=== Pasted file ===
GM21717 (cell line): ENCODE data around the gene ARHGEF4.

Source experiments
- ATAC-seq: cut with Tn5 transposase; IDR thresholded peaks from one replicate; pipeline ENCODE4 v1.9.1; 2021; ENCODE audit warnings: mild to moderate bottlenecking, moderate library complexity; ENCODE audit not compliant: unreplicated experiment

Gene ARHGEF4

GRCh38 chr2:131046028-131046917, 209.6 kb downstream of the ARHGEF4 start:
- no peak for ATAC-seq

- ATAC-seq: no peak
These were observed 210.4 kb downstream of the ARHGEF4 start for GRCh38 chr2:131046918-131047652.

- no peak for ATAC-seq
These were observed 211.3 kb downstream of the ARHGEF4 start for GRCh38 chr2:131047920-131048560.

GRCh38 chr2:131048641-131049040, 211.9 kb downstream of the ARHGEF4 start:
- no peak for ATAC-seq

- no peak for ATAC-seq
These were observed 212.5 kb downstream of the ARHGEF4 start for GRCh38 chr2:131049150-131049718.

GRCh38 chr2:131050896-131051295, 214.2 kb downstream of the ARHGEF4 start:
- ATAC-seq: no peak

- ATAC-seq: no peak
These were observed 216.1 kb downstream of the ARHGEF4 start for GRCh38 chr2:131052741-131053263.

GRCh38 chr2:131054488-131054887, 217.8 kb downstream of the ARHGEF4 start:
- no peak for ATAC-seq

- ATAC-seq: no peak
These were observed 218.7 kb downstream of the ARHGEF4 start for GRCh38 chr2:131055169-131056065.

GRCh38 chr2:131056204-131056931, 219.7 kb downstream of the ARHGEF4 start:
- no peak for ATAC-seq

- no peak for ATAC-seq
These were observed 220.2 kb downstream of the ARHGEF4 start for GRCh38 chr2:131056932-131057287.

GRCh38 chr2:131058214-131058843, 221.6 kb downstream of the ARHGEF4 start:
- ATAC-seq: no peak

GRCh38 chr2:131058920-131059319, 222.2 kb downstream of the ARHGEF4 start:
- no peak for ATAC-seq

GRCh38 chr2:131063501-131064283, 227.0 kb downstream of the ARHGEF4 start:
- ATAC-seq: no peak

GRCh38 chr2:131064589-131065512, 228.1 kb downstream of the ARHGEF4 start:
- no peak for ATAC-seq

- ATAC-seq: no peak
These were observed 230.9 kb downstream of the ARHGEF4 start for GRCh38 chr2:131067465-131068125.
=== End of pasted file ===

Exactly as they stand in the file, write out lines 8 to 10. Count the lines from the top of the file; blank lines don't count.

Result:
These were observed 210.4 kb downstream of the ARHGEF4 start for GRCh38 chr2:131046918-131047652.

- no peak for ATAC-seq
These were observed 211.3 kb downstream of the ARHGEF4 start for GRCh38 chr2:131047920-131048560.